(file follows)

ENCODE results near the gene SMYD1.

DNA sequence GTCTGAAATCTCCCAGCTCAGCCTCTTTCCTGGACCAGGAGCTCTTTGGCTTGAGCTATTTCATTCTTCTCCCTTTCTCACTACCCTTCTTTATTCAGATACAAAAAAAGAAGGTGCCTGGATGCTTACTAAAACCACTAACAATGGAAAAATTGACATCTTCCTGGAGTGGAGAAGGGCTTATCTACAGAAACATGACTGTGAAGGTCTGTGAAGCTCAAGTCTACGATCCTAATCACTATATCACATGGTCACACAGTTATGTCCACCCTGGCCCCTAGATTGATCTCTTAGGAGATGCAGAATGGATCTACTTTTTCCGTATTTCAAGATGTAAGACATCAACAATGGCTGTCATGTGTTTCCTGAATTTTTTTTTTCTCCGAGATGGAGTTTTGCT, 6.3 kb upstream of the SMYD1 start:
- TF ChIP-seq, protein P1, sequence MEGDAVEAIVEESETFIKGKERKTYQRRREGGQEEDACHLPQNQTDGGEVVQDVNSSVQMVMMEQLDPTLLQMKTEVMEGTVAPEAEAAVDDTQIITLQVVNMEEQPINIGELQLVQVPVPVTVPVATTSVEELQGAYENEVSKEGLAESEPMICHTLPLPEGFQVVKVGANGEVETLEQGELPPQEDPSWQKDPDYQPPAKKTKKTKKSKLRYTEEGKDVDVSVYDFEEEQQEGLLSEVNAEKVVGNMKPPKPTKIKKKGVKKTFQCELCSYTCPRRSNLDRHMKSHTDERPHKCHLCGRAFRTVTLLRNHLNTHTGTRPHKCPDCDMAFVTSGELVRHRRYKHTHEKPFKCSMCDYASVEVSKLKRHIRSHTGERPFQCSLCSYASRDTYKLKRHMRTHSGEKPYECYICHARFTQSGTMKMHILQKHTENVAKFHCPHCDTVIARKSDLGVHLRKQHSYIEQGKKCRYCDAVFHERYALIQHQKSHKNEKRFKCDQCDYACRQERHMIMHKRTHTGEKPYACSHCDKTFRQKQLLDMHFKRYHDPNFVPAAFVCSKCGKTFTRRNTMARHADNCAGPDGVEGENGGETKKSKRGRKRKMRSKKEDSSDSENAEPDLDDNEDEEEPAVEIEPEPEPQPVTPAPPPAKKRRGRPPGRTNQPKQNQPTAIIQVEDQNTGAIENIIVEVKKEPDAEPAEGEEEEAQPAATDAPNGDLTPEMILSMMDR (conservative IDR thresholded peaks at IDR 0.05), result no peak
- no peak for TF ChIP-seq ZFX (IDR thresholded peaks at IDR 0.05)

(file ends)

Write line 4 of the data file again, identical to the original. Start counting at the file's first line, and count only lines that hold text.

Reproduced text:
- no peak for TF ChIP-seq ZFX (IDR thresholded peaks at IDR 0.05)